The more than two-decade period following Wu Zhao’s ascension as Emperor Gaozong’s empress-consort will serve to point out three things: how weak the emperor is, how powerful Empress Wu has become, and how there is absolutely nothing she won’t do to keep it that way. By the middle of the episode, she’ll be considered even at the time the co-equal ruler of her husband, on of the so-called “Two Holy Ones.” But power is a slippery fish to hang on to… especially when you have no legal means of maintaining it, and several sons just waiting in the wing to snatch it all away.
Time Period Covered:
Major Historical Figures:
Emperor Gaozong of Tang (Li Zhi) [r. 649-683]
Empress Consort Wu Zhao
Crowned Prince Li Hong (Emperor Xiaojing [posthumous title]) [652-675]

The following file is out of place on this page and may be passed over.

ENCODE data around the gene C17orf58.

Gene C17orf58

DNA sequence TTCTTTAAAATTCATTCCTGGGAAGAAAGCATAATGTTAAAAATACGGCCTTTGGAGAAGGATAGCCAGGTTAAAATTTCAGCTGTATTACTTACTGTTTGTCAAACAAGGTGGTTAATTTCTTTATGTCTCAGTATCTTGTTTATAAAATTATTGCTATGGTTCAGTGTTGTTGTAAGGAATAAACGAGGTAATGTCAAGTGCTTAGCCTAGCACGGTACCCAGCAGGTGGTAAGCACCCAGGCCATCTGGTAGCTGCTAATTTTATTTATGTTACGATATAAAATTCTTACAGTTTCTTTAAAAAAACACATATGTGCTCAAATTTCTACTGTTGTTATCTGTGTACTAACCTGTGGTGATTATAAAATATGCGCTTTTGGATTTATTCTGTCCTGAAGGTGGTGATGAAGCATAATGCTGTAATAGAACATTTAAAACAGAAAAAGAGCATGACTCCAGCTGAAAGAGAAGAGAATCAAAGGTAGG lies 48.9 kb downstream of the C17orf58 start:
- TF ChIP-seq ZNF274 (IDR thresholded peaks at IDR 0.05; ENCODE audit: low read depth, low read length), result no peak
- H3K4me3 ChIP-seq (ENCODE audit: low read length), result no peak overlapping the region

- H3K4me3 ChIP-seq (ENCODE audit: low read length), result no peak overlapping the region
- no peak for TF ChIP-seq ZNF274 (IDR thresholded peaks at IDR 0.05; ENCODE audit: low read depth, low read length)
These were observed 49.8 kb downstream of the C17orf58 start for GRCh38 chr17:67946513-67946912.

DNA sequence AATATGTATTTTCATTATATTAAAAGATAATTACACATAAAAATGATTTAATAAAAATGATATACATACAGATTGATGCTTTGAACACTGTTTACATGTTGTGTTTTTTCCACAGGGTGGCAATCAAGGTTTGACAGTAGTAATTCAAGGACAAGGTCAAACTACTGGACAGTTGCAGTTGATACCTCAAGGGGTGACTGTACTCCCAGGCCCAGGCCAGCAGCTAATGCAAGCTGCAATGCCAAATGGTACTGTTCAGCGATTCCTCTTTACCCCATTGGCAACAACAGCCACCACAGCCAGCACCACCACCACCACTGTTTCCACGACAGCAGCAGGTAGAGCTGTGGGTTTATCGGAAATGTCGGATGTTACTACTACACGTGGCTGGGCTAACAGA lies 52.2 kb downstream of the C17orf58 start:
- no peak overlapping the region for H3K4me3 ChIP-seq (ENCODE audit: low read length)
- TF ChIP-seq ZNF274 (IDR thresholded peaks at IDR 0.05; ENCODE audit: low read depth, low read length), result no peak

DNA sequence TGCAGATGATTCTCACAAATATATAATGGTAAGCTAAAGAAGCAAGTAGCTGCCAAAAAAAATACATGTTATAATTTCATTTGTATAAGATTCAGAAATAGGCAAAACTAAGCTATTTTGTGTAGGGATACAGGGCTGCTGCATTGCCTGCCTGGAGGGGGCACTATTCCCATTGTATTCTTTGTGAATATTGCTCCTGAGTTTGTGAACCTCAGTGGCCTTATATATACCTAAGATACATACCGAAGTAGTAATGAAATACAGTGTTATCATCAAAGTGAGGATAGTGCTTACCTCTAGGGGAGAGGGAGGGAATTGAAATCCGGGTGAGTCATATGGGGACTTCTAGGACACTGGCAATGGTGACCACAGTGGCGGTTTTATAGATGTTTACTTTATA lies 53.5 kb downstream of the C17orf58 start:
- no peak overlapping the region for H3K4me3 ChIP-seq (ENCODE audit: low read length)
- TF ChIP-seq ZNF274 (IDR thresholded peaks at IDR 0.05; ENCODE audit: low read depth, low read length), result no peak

Crowned Prince Li Xián [653-684]
Crowned Prince Li Xiǎn (Emperor Zhongzong) [b. 656- , r. 684]
Li Zhong, Prince of Liang [d.665]
Chancellor Zhangsun Wuji [d. 665]
Chancellor Shangguan Yi [d. 665]
Chancellor Xu Jingzong [retired 670, d. 673]
Dash, Mike. “The Demonization of Empress Wu” in The Smithsonian. www.smithsonianmag.com/history/the-d…43091/?no-ist
Jiang, Chen An. Empress of China: Wu Ze Tian.
Karem Skaff, Jonathan. Sui-Tang China and Its Turko-Mongol Neighbors: Culture, Power, and Connections, 580-800.
Sima, Guang. Zizhi Tongjian.
Weschler, Howard. The Cambridge History of China. “Kao-Tsung (Reign 649-83) and the Empress Wu: The Inheritor and the Usurper.”
Old Book of Tang.
New Book of Tang.
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